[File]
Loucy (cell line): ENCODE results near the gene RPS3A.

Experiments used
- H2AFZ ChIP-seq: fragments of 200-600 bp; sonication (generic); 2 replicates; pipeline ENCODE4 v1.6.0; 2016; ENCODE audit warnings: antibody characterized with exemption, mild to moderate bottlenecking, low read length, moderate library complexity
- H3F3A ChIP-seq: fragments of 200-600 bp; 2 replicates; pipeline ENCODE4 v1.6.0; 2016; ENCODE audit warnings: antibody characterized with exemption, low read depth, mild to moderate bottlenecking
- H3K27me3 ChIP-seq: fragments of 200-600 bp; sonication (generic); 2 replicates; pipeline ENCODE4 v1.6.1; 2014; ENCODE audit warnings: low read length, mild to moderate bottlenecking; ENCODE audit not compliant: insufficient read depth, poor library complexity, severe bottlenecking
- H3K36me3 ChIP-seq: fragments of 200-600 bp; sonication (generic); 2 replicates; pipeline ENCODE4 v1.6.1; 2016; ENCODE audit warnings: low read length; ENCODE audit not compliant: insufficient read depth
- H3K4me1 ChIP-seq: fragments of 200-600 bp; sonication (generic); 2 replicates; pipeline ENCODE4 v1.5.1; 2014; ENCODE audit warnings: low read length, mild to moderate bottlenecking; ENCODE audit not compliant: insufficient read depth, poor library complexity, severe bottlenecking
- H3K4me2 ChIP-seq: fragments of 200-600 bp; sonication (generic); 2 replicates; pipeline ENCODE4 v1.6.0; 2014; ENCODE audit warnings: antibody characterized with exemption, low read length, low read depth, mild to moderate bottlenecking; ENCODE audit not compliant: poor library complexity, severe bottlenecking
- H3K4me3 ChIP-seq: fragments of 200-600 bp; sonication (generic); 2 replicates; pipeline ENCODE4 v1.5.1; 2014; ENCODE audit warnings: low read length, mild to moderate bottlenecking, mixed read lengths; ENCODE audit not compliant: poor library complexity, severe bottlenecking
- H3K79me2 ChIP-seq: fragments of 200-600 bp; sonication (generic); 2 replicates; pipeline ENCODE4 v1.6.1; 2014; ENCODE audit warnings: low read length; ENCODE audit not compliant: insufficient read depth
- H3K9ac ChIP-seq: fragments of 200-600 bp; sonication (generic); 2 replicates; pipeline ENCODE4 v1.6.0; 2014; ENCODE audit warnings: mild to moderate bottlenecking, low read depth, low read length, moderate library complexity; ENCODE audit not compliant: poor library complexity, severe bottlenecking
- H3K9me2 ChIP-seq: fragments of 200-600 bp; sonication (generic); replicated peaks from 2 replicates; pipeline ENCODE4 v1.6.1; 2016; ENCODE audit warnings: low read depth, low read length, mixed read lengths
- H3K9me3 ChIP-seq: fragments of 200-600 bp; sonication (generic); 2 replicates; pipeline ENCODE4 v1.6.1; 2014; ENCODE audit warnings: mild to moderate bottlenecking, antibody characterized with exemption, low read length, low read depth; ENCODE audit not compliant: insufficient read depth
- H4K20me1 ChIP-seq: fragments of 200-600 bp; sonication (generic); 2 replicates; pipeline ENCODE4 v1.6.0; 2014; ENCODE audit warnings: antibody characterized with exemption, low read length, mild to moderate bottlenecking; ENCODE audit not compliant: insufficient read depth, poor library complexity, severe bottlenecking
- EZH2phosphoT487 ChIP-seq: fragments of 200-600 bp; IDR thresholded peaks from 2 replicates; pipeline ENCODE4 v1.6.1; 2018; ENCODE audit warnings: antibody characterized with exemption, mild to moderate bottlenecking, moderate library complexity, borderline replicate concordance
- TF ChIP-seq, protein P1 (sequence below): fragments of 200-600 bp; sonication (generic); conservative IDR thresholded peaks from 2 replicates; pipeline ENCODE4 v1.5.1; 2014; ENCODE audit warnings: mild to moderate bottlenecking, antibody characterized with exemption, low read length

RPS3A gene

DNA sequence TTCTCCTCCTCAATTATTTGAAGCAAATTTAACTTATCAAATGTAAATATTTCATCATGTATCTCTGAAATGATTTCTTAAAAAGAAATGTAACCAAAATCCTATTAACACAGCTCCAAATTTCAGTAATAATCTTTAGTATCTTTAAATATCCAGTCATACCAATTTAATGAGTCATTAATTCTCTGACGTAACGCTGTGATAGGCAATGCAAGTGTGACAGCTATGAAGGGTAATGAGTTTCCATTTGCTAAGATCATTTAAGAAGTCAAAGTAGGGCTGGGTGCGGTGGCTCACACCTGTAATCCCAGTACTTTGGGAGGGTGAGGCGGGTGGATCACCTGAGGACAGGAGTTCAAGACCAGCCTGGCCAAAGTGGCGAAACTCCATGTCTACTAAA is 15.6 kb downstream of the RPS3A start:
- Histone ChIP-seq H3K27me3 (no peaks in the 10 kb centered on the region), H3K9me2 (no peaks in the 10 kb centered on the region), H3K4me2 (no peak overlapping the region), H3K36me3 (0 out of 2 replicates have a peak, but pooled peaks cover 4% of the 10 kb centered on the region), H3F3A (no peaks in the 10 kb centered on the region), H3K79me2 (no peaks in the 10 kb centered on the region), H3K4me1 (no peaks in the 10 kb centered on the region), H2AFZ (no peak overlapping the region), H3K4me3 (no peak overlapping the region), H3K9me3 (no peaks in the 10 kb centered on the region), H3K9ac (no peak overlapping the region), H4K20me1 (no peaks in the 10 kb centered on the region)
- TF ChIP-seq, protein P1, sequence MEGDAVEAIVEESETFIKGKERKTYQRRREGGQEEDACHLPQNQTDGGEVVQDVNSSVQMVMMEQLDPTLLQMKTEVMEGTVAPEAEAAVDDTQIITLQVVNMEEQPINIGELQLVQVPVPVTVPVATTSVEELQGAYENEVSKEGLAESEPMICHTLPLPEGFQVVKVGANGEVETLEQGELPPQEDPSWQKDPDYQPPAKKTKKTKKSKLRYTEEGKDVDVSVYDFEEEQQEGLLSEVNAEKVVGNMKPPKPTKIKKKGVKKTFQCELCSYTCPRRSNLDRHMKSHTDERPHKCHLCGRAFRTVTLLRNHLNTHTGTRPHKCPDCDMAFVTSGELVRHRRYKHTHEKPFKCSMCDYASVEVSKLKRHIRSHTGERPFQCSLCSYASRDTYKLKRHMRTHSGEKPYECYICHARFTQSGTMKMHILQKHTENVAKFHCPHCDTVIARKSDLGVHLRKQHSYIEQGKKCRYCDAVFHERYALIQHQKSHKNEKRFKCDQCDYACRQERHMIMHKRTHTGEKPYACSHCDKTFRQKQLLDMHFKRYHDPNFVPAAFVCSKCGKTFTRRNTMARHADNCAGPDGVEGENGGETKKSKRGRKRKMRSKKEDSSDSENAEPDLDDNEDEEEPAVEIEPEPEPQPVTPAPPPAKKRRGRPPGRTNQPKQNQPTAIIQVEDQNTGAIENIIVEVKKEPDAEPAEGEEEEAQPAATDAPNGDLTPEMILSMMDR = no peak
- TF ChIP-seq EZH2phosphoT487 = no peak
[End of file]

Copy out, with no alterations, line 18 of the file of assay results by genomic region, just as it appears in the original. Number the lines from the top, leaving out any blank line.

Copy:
DNA sequence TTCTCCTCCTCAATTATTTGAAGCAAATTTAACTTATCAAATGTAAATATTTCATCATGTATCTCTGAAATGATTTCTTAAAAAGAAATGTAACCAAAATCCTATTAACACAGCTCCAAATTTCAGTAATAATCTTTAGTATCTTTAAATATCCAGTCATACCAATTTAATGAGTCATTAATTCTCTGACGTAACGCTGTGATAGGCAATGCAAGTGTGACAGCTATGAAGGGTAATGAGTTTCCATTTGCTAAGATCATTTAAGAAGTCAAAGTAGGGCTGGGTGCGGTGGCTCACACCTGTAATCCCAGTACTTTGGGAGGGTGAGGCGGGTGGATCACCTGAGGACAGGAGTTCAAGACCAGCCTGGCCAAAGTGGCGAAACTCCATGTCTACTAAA is 15.6 kb downstream of the RPS3A start: